Outside of the Charter and UNSC specific mandates, the normative legal framework of UN peacekeeping operations includes compliance with international human rights law and international humanitarian law. Regarding the latter, the fundamentals principles and rules of international law applicable to UN peacekeepers have been detailed in the Secretary General’s Bulletin on the Observance by the UN Forces of International Humanitarian Law (1999).11UN Secretary-General (UNSG), Secretary-General’s Bulletin: Observance by United Nations Forces of International Humanitarian Law, 6 August 1999, ST/SGB/1999/13, available at: https://www.refworld.org/docid/451bb5724.html12United Nations Peacekeeping Operations: Principles And Guidelines (United Nations Department of Peacekeeping Operations 2008), pg. 15 https://peacekeeping.un.org/sites/default/files/capstone_eng_0.pdf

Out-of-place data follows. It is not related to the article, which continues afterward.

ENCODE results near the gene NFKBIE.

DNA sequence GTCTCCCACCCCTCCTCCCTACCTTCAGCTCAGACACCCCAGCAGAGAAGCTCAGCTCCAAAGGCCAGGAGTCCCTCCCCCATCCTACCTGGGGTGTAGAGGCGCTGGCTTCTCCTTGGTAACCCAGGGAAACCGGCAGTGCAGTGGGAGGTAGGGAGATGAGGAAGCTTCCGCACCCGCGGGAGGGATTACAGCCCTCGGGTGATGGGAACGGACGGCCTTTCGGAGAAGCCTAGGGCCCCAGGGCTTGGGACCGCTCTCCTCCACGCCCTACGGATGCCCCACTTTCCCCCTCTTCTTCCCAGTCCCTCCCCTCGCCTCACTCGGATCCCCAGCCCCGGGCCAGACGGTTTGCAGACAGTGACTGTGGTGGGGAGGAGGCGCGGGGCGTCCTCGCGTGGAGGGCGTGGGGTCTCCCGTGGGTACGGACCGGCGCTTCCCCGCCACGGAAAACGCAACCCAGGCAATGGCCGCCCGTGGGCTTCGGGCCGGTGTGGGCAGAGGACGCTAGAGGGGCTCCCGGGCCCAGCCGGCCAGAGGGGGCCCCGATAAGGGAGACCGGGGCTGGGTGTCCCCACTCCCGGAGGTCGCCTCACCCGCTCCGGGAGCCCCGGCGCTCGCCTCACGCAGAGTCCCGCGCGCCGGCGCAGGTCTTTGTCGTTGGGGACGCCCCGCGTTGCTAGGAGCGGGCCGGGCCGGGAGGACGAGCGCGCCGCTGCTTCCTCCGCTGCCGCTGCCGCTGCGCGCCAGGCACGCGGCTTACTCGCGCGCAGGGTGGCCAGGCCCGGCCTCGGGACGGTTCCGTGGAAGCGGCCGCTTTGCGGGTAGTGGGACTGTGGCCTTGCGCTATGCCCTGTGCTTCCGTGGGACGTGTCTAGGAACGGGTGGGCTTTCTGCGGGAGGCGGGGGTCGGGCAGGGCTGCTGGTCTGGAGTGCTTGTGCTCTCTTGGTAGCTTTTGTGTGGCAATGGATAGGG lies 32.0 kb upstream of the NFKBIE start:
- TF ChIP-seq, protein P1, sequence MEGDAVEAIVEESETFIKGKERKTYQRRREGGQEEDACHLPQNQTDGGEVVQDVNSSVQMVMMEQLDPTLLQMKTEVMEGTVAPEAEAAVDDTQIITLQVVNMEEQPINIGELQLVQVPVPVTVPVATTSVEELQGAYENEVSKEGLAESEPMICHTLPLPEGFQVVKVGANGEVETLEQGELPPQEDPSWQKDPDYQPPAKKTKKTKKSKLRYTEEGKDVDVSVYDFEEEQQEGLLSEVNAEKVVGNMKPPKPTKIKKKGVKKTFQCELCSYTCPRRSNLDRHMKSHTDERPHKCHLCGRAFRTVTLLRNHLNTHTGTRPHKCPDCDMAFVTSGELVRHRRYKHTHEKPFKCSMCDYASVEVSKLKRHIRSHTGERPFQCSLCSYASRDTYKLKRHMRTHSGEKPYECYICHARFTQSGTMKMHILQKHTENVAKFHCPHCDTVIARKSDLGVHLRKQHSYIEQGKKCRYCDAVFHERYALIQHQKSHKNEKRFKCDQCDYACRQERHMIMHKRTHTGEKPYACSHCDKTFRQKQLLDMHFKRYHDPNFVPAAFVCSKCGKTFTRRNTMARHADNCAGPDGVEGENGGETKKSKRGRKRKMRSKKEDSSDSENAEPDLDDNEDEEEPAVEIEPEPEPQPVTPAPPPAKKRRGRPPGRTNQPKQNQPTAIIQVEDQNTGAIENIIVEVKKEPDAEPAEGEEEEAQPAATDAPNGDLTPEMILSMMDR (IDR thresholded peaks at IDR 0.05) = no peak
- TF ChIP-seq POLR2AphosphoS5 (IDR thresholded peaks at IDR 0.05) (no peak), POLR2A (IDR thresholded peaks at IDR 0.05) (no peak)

Distinction Between "Peacekeeping" and "Peace Enforcement"

In the simplest terms the distinction between peacekeeping and peace enforcement can be reduced to the ability, necessity and authorization to use military force.

Traditionally, peacekeeping pertains to non-coercive and peaceable means (including diplomatic channels) to foster peace by bringing two warring parties to the table for negotiations or implementing a ceasefire agreement or facilitating the execution of a peace agreement.13‘Terminology’ (United Nations Peacekeeping, 2022) https://peacekeeping.un.org/en/terminology

Peace enforcement involves the use of coercive measures including the use of military force (through explicit authorization by the Security Council) against an act of aggression14Ibid. or for the purposes of “self-defense and/or the defense of the mandate”.15Richard Caplan, ‘Peacekeeping / Peace Enforcement’ (The Princeton Encyclopedia of Self-Determination, 2022) https://pesd.princeton.edu/node/561 Usually peacekeeping operations become involved with the consent of the belligerent parties, whereas peace enforcement can become involved even without the consent of and even against the belligerent parties.16Ibid.